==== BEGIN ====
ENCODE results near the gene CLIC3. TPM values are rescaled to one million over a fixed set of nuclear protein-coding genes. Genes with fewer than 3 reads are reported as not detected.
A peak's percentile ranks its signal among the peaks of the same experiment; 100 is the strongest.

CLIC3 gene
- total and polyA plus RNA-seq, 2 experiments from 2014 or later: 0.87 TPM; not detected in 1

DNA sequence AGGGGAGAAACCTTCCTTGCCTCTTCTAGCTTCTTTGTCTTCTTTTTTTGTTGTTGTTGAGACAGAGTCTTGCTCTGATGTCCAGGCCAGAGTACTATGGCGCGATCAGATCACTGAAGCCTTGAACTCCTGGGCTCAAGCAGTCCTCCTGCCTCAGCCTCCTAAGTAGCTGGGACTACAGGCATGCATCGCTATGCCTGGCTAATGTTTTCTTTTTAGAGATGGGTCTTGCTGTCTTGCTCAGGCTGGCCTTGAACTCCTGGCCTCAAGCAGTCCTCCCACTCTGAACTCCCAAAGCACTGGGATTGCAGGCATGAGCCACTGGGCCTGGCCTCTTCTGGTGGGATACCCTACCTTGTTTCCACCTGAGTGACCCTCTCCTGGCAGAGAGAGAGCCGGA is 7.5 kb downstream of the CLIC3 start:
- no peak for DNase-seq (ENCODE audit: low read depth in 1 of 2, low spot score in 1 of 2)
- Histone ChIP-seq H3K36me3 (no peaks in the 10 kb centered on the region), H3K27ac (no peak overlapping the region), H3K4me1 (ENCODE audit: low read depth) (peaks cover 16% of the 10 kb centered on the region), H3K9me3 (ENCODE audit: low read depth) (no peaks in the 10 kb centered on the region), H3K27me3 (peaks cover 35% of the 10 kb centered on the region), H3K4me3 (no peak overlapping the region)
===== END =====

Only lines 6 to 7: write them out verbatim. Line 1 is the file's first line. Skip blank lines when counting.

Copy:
- no peak for DNase-seq (ENCODE audit: low read depth in 1 of 2, low spot score in 1 of 2)
- Histone ChIP-seq H3K36me3 (no peaks in the 10 kb centered on the region), H3K27ac (no peak overlapping the region), H3K4me1 (ENCODE audit: low read depth) (peaks cover 16% of the 10 kb centered on the region), H3K9me3 (ENCODE audit: low read depth) (no peaks in the 10 kb centered on the region), H3K27me3 (peaks cover 35% of the 10 kb centered on the region), H3K4me3 (no peak overlapping the region)